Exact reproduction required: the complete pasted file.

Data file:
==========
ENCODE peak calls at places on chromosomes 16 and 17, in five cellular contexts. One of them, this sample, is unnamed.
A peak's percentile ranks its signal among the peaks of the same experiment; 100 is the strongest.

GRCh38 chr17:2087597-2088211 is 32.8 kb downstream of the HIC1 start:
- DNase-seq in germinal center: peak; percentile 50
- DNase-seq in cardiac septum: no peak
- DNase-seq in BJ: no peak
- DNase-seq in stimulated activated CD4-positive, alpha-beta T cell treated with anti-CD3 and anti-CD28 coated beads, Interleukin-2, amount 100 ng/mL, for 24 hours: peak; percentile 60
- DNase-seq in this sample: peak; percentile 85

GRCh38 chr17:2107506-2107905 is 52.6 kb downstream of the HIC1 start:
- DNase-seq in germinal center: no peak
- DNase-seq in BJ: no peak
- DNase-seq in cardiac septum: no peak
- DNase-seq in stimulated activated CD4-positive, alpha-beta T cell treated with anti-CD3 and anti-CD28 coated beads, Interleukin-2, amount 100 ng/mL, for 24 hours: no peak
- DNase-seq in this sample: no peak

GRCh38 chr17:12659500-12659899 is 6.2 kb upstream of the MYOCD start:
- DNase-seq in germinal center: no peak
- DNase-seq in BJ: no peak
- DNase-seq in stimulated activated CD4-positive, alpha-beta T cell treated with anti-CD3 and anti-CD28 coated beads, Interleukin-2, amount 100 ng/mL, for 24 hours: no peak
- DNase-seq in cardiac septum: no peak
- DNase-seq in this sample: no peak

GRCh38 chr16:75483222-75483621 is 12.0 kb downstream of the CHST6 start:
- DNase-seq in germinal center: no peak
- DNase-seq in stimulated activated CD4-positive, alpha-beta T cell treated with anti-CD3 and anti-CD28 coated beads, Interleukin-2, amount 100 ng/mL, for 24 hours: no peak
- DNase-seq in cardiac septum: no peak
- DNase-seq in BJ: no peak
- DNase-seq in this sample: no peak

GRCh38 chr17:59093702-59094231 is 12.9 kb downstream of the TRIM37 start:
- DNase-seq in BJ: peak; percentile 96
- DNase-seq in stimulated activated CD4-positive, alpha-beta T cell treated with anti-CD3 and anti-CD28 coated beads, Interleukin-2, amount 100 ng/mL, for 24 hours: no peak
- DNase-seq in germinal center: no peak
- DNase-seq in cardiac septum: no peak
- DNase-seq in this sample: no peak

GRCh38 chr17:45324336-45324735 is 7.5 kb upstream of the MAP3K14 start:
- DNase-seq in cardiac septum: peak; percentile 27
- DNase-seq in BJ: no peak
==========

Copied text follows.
ENCODE peak calls at places on chromosomes 16 and 17, in five cellular contexts. One of them, this sample, is unnamed.
A peak's percentile ranks its signal among the peaks of the same experiment; 100 is the strongest.

GRCh38 chr17:2087597-2088211 is 32.8 kb downstream of the HIC1 start:
- DNase-seq in germinal center: peak; percentile 50
- DNase-seq in cardiac septum: no peak
- DNase-seq in BJ: no peak
- DNase-seq in stimulated activated CD4-positive, alpha-beta T cell treated with anti-CD3 and anti-CD28 coated beads, Interleukin-2, amount 100 ng/mL, for 24 hours: peak; percentile 60
- DNase-seq in this sample: peak; percentile 85

GRCh38 chr17:2107506-2107905 is 52.6 kb downstream of the HIC1 start:
- DNase-seq in germinal center: no peak
- DNase-seq in BJ: no peak
- DNase-seq in cardiac septum: no peak
- DNase-seq in stimulated activated CD4-positive, alpha-beta T cell treated with anti-CD3 and anti-CD28 coated beads, Interleukin-2, amount 100 ng/mL, for 24 hours: no peak
- DNase-seq in this sample: no peak

GRCh38 chr17:12659500-12659899 is 6.2 kb upstream of the MYOCD start:
- DNase-seq in germinal center: no peak
- DNase-seq in BJ: no peak
- DNase-seq in stimulated activated CD4-positive, alpha-beta T cell treated with anti-CD3 and anti-CD28 coated beads, Interleukin-2, amount 100 ng/mL, for 24 hours: no peak
- DNase-seq in cardiac septum: no peak
- DNase-seq in this sample: no peak

GRCh38 chr16:75483222-75483621 is 12.0 kb downstream of the CHST6 start:
- DNase-seq in germinal center: no peak
- DNase-seq in stimulated activated CD4-positive, alpha-beta T cell treated with anti-CD3 and anti-CD28 coated beads, Interleukin-2, amount 100 ng/mL, for 24 hours: no peak
- DNase-seq in cardiac septum: no peak
- DNase-seq in BJ: no peak
- DNase-seq in this sample: no peak

GRCh38 chr17:59093702-59094231 is 12.9 kb downstream of the TRIM37 start:
- DNase-seq in BJ: peak; percentile 96
- DNase-seq in stimulated activated CD4-positive, alpha-beta T cell treated with anti-CD3 and anti-CD28 coated beads, Interleukin-2, amount 100 ng/mL, for 24 hours: no peak
- DNase-seq in germinal center: no peak
- DNase-seq in cardiac septum: no peak
- DNase-seq in this sample: no peak

GRCh38 chr17:45324336-45324735 is 7.5 kb upstream of the MAP3K14 start:
- DNase-seq in cardiac septum: peak; percentile 27
- DNase-seq in BJ: no peak